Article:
The intent and essential function of the tax laws, to insure payment of every taxpayer's fair share of the fiscal burden, will not be frustrated by the ingenuity of the defendant. This defendant is a skilled attorney who has studied taxation. He is not a misinformed layman. The record shows that he engaged in financial deals of a highly sophisticated nature. The statute *fn2" is not restrictive or limited in application. Its very words illustrate this fact:

 'Any person who willfully attempts in any manner to evade or defeat any tax * * *.' 26 U.S.C.A. § 7201. (Emphasis supplied.)

 This most general language pervades the statute and encompasses any form of evasion, however innovating or original it may be.

 'Congress did not define or limit the methods by which a willful attempt to defeat and evade might be accomplished and perhaps did not define lest its effort to do so result in some unexpected limitation.' Spies v. United States, supra, at p. 499, 63 S. Ct. at 368.

 The Indictment in this case alleged the filing of false returns to have been the manner of the attempt as is the usual case. Cave v. United States, 159 F.2d 464 (8 Cir. 1947). Furthermore, the willfulness of the defendant could be inferred from the consistent pattern of understating income. Holland v. United States, 348 U.S. 121, 75 S. Ct. 127, 99 L. Ed. 150 (1954). This alone would be sufficient, but the defendant resorted to evasive tactics during the investigation. In discussions with the agent, he repeatedly promised to show his books and records, but never did. Cindrich v. United States, 241 F.2d 54 (3 Cir. 1957).

 The verdict of the jury was supported by substantial evidence and the crime of tax evasion was established beyond a reasonable doubt as to Counts II and III.


 The defendant raises the following matters which he contends warrant the granting of a new trial:

 1. It was error to allow the Government expert Borenstein to give his testimony.

 2. The Court erred in sustaining an objection to the interrogation of the witness Leonard Ettinger, Esq.

 3. The Court erred in deleting major facts from Silberstein's deposition.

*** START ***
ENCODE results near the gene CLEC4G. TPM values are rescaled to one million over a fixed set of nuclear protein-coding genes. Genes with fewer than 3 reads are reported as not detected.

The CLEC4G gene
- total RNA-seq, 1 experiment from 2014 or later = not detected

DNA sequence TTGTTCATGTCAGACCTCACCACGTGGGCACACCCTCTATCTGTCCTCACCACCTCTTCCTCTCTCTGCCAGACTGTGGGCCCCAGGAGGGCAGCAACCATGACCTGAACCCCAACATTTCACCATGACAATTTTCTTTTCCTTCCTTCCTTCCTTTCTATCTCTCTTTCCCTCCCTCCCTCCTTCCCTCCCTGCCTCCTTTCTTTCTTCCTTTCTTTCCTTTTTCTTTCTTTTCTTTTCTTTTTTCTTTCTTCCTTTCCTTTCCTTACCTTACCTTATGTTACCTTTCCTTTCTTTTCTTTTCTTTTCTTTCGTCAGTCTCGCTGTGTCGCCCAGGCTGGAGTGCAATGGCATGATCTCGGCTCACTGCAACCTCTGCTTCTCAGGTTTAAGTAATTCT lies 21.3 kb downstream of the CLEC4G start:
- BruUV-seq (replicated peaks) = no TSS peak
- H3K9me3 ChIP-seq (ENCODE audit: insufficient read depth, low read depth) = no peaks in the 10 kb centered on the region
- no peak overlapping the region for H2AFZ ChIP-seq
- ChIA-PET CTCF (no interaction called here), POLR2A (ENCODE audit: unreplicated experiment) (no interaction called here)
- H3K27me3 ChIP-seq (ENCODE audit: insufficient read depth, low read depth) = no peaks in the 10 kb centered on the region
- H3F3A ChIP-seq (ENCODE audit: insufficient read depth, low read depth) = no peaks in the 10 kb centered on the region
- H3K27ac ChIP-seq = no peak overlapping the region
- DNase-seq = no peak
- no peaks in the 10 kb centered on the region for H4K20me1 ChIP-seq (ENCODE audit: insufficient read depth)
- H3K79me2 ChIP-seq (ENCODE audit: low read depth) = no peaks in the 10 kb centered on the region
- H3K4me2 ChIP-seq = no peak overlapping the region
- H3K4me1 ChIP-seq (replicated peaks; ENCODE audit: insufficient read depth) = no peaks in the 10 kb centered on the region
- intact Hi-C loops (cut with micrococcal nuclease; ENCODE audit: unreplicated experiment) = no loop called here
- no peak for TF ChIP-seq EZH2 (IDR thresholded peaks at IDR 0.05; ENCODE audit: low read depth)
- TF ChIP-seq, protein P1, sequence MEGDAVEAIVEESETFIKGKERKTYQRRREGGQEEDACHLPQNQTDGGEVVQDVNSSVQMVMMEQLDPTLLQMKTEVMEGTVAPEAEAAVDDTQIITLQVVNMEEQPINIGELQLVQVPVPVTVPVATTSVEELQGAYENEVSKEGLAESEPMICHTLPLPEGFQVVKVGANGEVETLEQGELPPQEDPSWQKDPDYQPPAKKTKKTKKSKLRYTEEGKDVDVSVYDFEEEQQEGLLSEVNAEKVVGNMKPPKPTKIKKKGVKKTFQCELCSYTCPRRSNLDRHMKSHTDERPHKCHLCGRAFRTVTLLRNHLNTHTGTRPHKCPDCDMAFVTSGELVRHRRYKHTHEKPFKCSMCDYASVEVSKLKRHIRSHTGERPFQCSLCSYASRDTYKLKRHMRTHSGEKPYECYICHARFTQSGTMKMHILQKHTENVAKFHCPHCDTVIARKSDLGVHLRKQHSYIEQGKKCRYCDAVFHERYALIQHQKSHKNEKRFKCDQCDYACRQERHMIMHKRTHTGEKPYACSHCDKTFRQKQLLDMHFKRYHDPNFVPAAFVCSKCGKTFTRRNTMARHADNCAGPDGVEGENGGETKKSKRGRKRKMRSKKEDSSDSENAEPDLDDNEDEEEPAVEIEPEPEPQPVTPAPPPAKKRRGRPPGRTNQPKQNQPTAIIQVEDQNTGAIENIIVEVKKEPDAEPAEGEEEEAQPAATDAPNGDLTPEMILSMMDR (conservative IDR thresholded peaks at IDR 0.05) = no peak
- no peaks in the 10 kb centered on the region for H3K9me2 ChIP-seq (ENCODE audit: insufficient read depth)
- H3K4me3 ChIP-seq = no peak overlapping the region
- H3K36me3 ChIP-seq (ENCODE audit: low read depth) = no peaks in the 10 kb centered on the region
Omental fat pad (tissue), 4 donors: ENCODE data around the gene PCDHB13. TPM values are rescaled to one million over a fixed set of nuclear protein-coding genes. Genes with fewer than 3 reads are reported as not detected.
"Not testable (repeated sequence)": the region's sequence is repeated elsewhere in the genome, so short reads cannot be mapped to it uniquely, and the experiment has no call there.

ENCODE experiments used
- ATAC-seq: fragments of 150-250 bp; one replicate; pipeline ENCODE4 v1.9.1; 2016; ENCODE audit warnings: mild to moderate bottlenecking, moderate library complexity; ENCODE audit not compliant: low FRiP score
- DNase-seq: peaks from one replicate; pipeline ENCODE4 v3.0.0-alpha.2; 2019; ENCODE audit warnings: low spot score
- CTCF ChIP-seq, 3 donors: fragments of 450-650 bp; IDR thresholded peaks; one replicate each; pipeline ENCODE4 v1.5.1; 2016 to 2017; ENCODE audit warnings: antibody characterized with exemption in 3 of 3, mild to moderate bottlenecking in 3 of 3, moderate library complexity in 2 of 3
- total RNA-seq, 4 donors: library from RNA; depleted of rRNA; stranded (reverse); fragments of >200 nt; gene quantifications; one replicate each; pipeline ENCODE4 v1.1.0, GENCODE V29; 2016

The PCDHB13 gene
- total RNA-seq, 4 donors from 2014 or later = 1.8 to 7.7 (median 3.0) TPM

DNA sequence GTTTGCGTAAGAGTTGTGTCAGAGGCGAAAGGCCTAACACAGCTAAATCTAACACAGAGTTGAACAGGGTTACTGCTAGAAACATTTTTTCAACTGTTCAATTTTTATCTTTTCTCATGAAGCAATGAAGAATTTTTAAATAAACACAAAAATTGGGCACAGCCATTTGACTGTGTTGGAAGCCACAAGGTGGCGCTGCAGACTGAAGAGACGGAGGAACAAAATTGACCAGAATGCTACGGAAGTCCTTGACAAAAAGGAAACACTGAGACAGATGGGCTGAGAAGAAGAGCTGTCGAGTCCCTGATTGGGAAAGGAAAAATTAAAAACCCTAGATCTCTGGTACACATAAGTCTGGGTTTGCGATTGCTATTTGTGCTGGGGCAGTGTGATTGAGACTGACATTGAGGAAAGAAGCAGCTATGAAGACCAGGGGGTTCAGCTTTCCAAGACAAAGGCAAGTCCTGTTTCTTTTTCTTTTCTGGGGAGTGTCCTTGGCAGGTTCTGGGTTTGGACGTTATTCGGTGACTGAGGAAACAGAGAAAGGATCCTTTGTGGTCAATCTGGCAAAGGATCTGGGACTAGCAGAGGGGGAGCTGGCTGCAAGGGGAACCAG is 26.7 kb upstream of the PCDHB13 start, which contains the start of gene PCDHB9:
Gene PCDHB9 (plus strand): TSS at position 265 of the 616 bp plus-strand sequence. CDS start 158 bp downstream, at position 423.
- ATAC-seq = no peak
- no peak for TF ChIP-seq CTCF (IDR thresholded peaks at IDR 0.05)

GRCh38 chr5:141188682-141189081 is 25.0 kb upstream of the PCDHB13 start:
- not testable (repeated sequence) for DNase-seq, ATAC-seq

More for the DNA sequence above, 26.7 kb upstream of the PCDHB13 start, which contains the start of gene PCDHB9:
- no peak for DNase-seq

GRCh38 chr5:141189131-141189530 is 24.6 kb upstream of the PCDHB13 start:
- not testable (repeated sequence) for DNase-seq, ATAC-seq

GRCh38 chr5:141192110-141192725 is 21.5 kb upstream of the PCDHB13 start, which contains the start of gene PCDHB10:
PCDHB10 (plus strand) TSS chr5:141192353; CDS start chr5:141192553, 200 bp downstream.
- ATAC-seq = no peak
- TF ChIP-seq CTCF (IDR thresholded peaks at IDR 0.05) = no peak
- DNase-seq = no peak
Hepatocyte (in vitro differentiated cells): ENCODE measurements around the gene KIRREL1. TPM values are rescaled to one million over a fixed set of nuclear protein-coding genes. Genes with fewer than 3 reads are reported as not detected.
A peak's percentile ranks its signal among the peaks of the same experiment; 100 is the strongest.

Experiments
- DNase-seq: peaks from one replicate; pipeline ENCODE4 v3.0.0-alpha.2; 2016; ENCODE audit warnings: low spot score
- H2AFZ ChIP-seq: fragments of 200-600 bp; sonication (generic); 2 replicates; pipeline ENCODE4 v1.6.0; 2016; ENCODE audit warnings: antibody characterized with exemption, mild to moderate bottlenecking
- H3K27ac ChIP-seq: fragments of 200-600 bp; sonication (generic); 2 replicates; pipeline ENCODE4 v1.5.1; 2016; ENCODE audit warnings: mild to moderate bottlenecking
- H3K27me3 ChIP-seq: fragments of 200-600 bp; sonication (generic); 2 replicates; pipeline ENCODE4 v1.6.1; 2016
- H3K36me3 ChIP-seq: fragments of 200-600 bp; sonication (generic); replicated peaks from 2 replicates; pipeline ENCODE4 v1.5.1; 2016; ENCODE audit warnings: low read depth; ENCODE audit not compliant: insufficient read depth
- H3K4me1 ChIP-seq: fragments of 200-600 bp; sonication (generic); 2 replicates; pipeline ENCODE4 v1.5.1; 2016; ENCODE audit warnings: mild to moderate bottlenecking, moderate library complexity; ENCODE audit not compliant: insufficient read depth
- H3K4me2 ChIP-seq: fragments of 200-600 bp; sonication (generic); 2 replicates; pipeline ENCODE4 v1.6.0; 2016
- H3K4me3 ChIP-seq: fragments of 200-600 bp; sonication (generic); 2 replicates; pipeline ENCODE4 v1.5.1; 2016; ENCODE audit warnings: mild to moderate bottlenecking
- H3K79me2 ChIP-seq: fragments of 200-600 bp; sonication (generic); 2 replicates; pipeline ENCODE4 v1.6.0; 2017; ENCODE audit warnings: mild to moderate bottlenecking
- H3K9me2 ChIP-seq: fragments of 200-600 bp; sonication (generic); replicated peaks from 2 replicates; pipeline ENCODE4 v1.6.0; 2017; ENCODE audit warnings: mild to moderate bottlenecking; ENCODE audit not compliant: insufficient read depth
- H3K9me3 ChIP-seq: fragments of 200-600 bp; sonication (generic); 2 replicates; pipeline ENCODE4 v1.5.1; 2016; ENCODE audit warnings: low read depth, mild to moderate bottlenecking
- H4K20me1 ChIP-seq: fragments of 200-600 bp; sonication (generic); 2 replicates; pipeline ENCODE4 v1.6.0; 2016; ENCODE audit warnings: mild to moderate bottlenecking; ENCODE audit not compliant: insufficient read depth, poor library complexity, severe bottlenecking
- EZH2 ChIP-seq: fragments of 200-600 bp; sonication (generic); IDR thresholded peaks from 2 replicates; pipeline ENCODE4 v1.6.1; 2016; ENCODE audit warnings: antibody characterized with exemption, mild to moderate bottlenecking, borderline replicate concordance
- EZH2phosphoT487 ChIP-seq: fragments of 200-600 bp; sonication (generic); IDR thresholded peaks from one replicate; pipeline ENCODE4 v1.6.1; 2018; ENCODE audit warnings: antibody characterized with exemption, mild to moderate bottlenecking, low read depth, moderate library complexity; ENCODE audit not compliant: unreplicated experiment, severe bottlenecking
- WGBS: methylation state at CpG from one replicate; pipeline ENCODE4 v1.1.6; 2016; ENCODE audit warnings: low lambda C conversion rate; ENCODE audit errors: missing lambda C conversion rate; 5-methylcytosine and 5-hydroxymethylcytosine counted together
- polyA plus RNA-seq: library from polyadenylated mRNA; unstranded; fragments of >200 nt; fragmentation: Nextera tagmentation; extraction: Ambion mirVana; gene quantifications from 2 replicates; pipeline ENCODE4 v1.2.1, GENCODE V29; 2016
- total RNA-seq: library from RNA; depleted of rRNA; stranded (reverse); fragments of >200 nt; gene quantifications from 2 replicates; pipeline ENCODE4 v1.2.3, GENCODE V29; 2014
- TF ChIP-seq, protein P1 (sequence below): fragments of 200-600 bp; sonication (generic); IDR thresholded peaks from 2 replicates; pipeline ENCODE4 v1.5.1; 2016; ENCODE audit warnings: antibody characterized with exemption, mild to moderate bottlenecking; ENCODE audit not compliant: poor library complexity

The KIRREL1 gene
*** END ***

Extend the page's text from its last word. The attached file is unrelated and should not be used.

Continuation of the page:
4. Prejudicial remarks of the United States Attorney:

 (a) Concerning the immorality of Silberstein, and

 (b) Comment on the defendant's failure to show his books.

 5. The Court erred in refusing to charge that a cash investment is not necessary in order to have a capital gain.

 6. Newly discovered evidence of one Massey who was involved in these transactions with Schwartz.

 While the Court considers some of these points as being of no merit we will consider them all.

 One of the Government's witnesses was a Mr. Borenstein, who computed the defendant's tax liability based on the evidence adduced at the trial. This is the usual and correct procedure in tax evasion cases. Cave v. United States, 159 F.2d 464, 468 (8 Cir. 1947). The defendant contends that this was an expression of opinion on the issue which the jury ultimately had to decide. The evidence which Borenstein summarized was only that which was introduced at the trial. It is difficult to see how he invaded the province of the jury. Friedberg v. United States, 348 U.S. 142, 75 S. Ct. 138, 99 L. Ed. 188 (1954). In fact, Borenstein was prevented by the Court from expressing an opinion as to whether he thought certain items were ordinary income (NT 382, 384). The admission of the testimony of an expert witness consisting of computations based on substantially the entire evidence in the record is not an invasion of the province of the jury. United States v. Johnson, 319 U.S. 503, 63 S. Ct. 1233, 87 L. Ed. 1546 (1942). The defendant, himself, on cross-examination of the Government's agent Catrambone specifically asked him for and received his opinion that these items were ordinary income (NT 348).

 The Court refused to allow Leonard Ettinger to testify that he had advised the defendant these items were capital gain transactions. Leonard Ettinger is an attorney in Philadelphia. He was an associate of the defendant. At no time during this trial was it ever shown that an attorney-client relationship existed between Schwartz and Ettinger. Yet, Schwartz sought to clock himself with the defense of reliance upon the advice of counsel. This was not the fact and the Court refused to allow this fiction to be foisted upon the jury. In spite of the Court's ruling, Schwartz, himself, testified that he asked Ettinger for his advice. (NT 512). Also Ettinger, himself, testified that he thought some of these items were capital gains and he advised Schwartz to speak to the Internal Revenue agent regarding same. (NT 392). Schwartz further testified that he asked the Internal Revenue agent's advice as to whether the Masterpiece item was a capital gain (NT 511). Even with the Court's rejection of Ettinger's direct statements concerning any advice to Schwartz, sufficient testimony was obtained regarding this fact. That testimony, however, cannot rise above the premises upon which it is based. Williams Company v. Serpas, 5 Cir., 261 F.2d 857 (1959).